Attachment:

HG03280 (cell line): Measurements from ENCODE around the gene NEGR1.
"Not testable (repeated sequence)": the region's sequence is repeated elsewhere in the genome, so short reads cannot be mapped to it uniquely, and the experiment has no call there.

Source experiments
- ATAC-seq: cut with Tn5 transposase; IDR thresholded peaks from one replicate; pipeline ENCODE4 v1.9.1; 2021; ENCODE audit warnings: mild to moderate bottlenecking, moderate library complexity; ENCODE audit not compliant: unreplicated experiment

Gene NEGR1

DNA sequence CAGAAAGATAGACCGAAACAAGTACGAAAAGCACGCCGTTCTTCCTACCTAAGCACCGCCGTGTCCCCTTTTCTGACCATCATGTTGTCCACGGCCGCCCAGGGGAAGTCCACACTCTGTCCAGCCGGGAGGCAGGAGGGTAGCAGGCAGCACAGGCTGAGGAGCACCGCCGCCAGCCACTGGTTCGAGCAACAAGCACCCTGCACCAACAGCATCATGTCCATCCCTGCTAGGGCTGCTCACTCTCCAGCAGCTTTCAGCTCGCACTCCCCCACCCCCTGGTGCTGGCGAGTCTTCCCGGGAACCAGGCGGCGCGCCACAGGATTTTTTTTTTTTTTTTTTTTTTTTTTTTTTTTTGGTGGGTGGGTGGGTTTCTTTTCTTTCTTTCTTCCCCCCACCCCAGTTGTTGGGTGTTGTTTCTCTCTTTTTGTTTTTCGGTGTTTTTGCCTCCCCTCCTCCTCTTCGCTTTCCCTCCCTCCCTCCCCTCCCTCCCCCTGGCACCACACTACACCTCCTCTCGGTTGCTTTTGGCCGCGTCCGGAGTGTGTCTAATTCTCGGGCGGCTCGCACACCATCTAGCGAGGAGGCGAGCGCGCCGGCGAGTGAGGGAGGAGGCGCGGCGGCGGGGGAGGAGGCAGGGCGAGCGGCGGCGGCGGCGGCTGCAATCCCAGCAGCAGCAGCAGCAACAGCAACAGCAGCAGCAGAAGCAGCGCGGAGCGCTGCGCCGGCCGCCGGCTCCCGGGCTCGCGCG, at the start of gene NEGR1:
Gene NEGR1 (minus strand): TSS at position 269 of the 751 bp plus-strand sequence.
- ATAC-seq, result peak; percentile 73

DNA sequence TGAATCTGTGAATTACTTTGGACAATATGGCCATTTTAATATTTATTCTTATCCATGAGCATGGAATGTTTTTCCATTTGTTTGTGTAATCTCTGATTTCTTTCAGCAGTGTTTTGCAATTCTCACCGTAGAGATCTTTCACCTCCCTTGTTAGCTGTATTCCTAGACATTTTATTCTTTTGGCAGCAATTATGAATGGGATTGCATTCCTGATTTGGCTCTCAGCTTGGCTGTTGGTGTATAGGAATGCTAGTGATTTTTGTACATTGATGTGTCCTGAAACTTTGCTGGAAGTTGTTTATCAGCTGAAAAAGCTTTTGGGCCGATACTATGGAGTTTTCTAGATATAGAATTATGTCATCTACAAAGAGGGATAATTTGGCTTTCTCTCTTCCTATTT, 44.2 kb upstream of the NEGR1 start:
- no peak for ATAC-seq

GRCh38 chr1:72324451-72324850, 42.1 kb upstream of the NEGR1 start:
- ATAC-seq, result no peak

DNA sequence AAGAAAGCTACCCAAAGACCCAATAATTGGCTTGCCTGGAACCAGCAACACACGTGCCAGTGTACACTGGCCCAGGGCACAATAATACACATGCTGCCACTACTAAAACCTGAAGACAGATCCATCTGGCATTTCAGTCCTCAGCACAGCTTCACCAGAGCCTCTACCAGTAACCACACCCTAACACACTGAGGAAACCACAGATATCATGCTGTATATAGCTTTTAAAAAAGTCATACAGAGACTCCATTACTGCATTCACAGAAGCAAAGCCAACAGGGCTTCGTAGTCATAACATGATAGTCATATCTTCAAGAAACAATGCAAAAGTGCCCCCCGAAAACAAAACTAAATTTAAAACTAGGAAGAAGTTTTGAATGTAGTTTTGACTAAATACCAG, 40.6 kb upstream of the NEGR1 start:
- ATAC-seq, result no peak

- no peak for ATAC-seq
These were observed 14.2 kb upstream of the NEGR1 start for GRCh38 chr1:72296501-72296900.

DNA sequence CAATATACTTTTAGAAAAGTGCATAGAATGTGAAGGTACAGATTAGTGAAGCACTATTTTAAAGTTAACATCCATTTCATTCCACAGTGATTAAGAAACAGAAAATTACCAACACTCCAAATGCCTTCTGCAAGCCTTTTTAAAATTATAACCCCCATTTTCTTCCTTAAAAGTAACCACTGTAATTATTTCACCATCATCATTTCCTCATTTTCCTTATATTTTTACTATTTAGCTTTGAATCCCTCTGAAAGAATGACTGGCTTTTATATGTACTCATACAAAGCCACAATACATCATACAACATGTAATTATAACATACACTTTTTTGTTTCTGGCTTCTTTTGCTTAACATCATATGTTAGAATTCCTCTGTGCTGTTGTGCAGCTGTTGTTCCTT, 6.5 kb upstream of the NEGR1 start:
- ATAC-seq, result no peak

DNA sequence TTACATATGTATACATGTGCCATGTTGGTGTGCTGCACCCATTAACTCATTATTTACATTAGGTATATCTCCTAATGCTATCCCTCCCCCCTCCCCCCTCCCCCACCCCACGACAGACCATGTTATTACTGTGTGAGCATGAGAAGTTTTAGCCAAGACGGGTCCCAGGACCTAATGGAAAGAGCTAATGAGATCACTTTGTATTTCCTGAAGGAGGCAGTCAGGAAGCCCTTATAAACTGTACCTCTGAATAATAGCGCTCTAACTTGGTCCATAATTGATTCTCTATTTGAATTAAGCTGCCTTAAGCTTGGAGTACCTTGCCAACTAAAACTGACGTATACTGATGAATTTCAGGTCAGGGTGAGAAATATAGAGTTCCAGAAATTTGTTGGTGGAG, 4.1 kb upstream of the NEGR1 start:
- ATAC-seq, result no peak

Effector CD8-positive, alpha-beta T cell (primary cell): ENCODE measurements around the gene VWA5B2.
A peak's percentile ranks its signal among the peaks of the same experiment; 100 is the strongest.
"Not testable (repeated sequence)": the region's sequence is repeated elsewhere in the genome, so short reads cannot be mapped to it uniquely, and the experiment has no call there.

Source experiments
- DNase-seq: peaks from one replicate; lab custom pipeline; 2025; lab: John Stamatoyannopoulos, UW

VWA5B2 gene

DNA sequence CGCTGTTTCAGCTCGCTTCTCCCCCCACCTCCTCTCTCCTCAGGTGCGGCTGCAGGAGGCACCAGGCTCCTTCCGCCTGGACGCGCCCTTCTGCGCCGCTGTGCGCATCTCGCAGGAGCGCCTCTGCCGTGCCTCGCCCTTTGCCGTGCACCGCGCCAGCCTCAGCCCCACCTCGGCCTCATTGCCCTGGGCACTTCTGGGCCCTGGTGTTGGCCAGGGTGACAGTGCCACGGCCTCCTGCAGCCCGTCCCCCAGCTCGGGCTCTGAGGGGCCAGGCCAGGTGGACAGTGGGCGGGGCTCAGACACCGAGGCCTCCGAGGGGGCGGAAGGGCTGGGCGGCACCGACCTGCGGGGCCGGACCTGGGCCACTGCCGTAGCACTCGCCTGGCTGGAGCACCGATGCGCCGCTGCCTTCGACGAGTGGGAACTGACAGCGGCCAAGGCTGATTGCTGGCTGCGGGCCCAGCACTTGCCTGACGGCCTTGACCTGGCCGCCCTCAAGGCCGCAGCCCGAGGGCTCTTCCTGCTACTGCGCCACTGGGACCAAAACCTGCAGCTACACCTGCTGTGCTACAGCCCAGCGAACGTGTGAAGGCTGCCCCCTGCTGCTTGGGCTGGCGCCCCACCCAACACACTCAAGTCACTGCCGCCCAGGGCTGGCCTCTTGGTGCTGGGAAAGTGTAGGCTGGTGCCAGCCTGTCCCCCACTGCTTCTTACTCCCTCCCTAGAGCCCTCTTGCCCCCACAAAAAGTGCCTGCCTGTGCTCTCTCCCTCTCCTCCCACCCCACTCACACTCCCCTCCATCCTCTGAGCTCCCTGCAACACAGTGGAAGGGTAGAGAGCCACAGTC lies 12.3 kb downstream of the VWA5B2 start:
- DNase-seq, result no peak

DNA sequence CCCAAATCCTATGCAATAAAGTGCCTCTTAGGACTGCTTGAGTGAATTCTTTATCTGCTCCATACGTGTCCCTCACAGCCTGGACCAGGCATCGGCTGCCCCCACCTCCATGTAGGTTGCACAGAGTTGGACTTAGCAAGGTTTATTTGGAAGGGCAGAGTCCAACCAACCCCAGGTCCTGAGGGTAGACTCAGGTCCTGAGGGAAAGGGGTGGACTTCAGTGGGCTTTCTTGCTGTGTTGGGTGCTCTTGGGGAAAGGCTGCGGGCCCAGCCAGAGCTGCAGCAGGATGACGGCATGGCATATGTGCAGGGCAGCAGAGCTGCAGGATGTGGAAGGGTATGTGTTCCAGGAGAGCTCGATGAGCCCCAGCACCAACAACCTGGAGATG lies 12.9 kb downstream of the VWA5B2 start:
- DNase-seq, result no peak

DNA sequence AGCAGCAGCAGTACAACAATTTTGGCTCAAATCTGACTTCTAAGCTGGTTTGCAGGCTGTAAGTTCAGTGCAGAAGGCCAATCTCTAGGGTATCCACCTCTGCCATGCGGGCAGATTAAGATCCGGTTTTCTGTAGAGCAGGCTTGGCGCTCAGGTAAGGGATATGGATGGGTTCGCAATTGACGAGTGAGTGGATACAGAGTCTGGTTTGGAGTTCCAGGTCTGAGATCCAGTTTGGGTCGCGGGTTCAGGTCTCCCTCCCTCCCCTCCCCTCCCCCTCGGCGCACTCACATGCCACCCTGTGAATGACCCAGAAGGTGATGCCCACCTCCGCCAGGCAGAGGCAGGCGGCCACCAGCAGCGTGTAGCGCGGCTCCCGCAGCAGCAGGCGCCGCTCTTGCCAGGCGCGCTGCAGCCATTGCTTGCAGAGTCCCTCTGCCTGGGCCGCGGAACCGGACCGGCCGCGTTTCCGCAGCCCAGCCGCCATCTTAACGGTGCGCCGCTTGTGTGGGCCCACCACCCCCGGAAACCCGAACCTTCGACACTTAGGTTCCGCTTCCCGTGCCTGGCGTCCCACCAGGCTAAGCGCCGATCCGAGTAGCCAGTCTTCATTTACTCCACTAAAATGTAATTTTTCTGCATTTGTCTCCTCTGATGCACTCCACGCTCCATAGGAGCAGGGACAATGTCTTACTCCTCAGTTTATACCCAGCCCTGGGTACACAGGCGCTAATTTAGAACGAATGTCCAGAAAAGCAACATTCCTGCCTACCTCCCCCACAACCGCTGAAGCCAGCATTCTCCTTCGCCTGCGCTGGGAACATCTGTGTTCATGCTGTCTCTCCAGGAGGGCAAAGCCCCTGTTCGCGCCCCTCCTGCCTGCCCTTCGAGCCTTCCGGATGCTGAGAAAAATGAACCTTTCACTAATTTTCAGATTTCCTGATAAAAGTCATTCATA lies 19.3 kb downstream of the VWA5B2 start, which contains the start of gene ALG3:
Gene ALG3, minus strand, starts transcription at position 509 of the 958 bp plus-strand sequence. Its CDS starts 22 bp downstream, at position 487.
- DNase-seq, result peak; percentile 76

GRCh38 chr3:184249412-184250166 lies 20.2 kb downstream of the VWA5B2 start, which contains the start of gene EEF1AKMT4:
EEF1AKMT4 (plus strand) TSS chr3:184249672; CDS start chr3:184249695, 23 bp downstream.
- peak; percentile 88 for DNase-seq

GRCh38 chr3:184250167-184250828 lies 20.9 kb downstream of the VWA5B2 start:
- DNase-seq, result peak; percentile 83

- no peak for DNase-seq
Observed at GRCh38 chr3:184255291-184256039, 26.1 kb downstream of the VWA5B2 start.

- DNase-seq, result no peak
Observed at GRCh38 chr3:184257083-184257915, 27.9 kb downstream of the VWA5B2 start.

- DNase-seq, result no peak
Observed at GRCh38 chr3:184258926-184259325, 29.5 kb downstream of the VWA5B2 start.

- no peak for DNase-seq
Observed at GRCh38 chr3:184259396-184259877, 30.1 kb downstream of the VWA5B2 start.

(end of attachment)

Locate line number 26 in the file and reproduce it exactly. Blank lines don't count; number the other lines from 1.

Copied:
VWA5B2 gene